What is a Financing Contingency?

financing contingenciesA Financing Contingency, in basic terms, is a clause in the home Purchase & Sale Agreement which allows a homebuyer the time necessary to apply for, and obtain financing for a new home purchase.

Not all home financing contingencies are created equal however. Depending on the region and local real estate customs, such contingencies can vary greatly, particularly when non-MLS forms or addenda are used, or other local or state promulgated forms are not used - for example, when an attorney creates the contract, or when a home builder's purchase and sale contract is utilized instead.

Thus, it is critical for a home buyer to understand the precise meaning of the financing contingency, how it relates to applying for a mortgage and the potential ramifications if the financing deadline is passed, or if the loan is not approved.

Two Most Common Types of Financing Contingencies

The most common financing contingency is pretty straightforward, and puts the primary burden upon the buyer:

This clause states that the home BUYER has a specified number of days to apply for, and secure a firm loan commitment from a bank or other type of lender - one that has been fully underwritten. (This is NOT a pre-approval - rather, this is when the loan underwriting process has taken place.)

If the BUYER surpasses the financing deadline without terminating the contract or requesting an extension (which the seller must agree to in writing), then the BUYER has automatically waived the contingency - meaning, the buyer has committed to producing all the funds required to purchase the home, whether the loan is ultimately approved or not. (We won't get into all the ramifications of mistakenly waiving the finance contingency here... but there are many scenarios, most of which are not good for the buyer.)

Obviously, this type of contingency is pretty cut and dry... meaning you had better pay close attention to the calendar and make sure you are counting the days properly - business days versus calendar days.

The second most common type of financing contingency is a bit more complicated - and puts more of the burden upon the home seller:

In this scenario, the financing contingency addendum states that the SELLER has the right to terminate - but only after an agreed upon number of days passes, AND only after serving notice to the buyer that the seller "may" choose to terminate the contract at any time after delivery of such notice.

Thus, if the SELLER does not serve this notice after the specified number of days in the contingency, the financing contingency survives through the remainder of the sale process. Think of this potential notice like the SELLER is waving their arms and asking "Hey... what's up with your financing"? If the buyer has arranged financing and it has been fully underwritten, then the buyer may choose to fully satisfy the financing contingency at that time. If however, the buyer does nothing after (and if) receiving this notice, then they are at risk of the home seller terminating the contract at any time.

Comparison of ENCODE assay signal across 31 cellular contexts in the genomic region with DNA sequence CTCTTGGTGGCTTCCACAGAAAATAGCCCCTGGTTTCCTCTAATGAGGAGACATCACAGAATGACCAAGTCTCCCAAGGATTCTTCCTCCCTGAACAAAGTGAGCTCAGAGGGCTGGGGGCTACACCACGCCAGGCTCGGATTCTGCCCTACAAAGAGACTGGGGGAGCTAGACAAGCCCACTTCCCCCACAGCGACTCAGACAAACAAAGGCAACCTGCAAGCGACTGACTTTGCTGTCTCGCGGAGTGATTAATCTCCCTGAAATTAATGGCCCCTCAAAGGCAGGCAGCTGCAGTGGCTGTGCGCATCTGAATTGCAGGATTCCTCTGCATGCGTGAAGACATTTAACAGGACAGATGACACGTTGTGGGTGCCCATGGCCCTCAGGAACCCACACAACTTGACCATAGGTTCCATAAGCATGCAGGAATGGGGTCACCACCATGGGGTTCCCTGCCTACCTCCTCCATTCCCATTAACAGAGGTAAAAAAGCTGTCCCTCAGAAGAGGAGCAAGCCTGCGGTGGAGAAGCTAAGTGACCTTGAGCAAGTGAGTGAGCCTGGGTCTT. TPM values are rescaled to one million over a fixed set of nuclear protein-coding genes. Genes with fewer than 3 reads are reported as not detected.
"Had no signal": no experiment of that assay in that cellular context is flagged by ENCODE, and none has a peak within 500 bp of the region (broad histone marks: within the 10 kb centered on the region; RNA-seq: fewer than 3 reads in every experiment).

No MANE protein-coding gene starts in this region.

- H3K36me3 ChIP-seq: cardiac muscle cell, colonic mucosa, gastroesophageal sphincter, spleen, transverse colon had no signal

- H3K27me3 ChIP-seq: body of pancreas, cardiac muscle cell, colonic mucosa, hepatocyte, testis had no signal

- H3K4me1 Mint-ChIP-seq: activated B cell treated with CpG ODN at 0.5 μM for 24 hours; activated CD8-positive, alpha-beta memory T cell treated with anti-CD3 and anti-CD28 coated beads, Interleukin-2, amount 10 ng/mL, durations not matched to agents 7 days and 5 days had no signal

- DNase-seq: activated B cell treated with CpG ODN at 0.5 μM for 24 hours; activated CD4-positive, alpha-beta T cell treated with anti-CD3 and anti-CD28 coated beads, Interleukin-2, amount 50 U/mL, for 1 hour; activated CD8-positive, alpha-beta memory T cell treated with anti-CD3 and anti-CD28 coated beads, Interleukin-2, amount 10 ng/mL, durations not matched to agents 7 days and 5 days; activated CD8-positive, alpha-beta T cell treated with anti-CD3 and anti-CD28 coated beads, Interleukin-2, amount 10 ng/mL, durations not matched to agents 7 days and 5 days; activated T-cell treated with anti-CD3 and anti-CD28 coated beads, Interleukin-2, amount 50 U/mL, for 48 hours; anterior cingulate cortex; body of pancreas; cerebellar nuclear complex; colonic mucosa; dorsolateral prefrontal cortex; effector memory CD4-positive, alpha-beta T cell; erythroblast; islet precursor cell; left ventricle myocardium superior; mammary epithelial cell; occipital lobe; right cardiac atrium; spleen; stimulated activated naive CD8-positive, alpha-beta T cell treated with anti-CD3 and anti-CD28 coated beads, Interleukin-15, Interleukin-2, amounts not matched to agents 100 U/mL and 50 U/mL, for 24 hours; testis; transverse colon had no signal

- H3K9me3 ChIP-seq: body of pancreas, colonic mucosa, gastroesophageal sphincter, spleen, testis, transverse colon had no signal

(Since most loans are not fully underwritten until just prior to closing, most buyers will not volunteer to waive the financing contingency, because if the financing fails, they will likely be subject to the forfiture of earnest money. So... proceed carefully should this scenario happen to you.)

In my opinion, this scenario serves both parties better. First and foremost for the home BUYER, it's not possible to accidentally waive the financing contingency, as the seller must prompt the buyer, essentially asking for proof of financing and loan approval. For the home SELLER, it allows the contract proceed to closing - but, should a more attractive opportunity present itself, or if there's reason to be concerned about the financing, they may elect to terminate the contract (after serving the notice), provided the buyer doesn't satisfy or waive the contingency.

Understanding the Purchase & Sale Contract

Regardless of the type of Purchase & Sale Contract and financing contingency, and no matter if a bank, mortgage broker, or other type of private lending is used,  it is positively critical that both buyers and sellers understand all terms of the contract. When entering into a contract to purchase or sell a home, be sure to read the terms in full, and ask your real estate agent to explain the terms. In most states, by law, real estate agents are forbidden from providing "legal advice." However, they can and should be able to explain what the contract terms mean without providing you personal legal advice. More importantly, while it is the agent's job to keep a close eye on the contract timeline, two-way communication is key.

Therefore, if you are a home buyer, and you grow concerned about your home loan financing contingency, be sure to communicate with your agent and lender accordingly.

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